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 Post subject: Re: Westinghouse model 801 grandfather clock radio.
PostPosted: Sep Sun 29, 2019 10:12 pm 
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So you are saying change the working coil over to the primary and use the resistor on the secondary.


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 Post subject: Re: Westinghouse model 801 grandfather clock radio.
PostPosted: Sep Mon 30, 2019 12:14 am 
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correct, but the resistor might no be required. As a minimum, it will be a different value. After you have read everything, this may become clearer.

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"Measure voltage, but THINK current." --anon.


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 Post subject: Re: Westinghouse model 801 grandfather clock radio.
PostPosted: Sep Mon 30, 2019 12:19 am 
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So the secondary might not even be required.


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 Post subject: Re: Westinghouse model 801 grandfather clock radio.
PostPosted: Sep Mon 30, 2019 12:58 am 
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spsquires wrote:
So the secondary might not even be required.

If you use the secondary winding in the plate circuit, then there NO winding on the "secondary" side. After you read everything, this may be clearer.......

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 Post subject: Re: Westinghouse model 801 grandfather clock radio.
PostPosted: Sep Mon 30, 2019 1:05 am 
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What I meant was the resistor becomes the secondary.


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 Post subject: Re: Westinghouse model 801 grandfather clock radio.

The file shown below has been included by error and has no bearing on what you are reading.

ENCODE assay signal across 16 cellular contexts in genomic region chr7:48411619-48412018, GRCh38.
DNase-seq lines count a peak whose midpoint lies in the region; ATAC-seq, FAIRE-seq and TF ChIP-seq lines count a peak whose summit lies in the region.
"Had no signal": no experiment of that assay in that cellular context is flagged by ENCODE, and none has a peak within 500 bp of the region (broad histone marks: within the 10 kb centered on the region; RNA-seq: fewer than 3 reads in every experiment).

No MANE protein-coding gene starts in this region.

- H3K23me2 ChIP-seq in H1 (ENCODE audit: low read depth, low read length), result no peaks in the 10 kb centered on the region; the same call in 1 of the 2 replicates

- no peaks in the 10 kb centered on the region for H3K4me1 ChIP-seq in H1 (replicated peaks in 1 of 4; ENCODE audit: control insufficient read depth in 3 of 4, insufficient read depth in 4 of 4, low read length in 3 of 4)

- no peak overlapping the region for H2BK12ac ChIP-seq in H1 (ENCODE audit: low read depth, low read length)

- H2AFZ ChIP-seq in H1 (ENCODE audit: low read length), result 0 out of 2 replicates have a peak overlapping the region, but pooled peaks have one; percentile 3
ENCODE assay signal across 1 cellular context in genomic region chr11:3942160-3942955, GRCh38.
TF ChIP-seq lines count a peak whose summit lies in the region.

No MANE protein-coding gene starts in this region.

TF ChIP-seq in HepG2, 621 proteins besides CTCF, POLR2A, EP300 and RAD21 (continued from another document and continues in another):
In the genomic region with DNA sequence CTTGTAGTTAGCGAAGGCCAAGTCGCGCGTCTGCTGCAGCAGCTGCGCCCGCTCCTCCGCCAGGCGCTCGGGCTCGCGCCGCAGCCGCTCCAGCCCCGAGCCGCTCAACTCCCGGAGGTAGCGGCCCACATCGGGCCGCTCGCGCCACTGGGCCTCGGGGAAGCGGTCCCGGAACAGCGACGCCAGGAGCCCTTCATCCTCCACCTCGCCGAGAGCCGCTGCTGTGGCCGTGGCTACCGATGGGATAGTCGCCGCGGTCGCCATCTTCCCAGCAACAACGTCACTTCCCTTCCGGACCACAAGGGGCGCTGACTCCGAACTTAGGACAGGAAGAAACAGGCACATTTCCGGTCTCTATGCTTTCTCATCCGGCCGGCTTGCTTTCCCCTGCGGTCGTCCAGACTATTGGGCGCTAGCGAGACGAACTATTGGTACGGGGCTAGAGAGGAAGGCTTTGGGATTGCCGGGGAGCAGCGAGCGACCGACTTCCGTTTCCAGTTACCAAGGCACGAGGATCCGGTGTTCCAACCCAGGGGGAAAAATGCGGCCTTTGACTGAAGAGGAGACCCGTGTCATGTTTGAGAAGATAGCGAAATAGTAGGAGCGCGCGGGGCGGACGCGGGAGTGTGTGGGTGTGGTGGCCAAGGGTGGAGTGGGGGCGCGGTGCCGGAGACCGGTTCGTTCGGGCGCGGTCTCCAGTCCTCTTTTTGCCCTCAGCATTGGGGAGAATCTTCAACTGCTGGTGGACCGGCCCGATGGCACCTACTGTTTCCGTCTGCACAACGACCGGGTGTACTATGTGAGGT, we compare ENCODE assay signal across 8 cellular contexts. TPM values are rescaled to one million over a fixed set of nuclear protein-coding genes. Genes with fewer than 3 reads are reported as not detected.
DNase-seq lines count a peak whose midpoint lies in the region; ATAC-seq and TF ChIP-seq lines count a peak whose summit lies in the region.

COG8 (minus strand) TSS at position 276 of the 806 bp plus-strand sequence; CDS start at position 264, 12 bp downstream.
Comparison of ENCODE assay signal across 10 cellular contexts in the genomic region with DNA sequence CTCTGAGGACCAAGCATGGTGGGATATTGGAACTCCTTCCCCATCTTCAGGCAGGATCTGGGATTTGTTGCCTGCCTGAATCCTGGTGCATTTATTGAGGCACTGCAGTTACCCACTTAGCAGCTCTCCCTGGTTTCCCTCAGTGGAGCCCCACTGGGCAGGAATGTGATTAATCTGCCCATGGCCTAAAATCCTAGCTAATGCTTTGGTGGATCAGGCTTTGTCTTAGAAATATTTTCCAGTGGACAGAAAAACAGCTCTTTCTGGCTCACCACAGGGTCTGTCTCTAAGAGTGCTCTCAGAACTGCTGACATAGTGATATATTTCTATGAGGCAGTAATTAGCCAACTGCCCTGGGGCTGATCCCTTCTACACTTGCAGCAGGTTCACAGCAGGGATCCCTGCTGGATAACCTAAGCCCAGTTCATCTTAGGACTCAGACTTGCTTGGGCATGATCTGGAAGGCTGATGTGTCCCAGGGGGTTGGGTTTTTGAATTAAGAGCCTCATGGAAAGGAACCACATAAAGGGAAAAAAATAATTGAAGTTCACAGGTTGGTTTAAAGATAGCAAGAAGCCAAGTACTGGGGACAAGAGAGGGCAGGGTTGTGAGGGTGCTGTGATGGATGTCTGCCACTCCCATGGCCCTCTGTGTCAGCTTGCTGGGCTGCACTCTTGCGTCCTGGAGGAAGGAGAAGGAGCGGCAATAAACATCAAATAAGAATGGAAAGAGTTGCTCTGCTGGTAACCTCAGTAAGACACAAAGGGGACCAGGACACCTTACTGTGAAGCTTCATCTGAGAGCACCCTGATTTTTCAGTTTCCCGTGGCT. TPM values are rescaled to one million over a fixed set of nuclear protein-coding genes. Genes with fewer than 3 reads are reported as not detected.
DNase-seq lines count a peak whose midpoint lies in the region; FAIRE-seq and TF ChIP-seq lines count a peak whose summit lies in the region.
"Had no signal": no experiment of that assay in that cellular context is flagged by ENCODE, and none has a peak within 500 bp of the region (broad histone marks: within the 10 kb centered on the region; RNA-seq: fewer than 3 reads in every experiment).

PostPosted: Sep Mon 30, 2019 12:20 pm 
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spsquires wrote:
What I meant was the resistor becomes the secondary.

That does not make sense....with just one winding, there is no longer a transformer, so you no longer have a primary or secondary. If you try my suggestion you put the good winding in the plate circuit, and then you add a coupling capacitor to the next stage. Assuming there is already a bias resistor, then there is no need to add a resistor.

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 Post subject: Re: Westinghouse model 801 grandfather clock radio.
PostPosted: Sep Mon 30, 2019 7:52 pm 
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So connect the two wires from bad winding to good winding and the two wires from good winding to bad winding and add a capacitor between these two wires.


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 Post subject: Re: Westinghouse model 801 grandfather clock radio.
PostPosted: Sep Mon 30, 2019 9:32 pm 
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Connect the good winding in the plate circuit---as shown in the various diagrams in this thread.

Connect the plate through a small** coupling cap to either the grid of the following stage or the anode of a diode if the stage is the 2nd detector. in the case of the 2nd detector, also connect whatever WAS connected to the bottom of the IF secondary. (this is the nodes that feeds the audio stages and the AGC bus.

**I can't tell you the right value---earlier I suggested that 200pF might be too large. You simply have to find what works.

Another thought: I think this solution may be better when it is not driving the 2nd detector---ie it may work better in a postition that just drives a tube.

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 Post subject: Re: Westinghouse model 801 grandfather clock radio.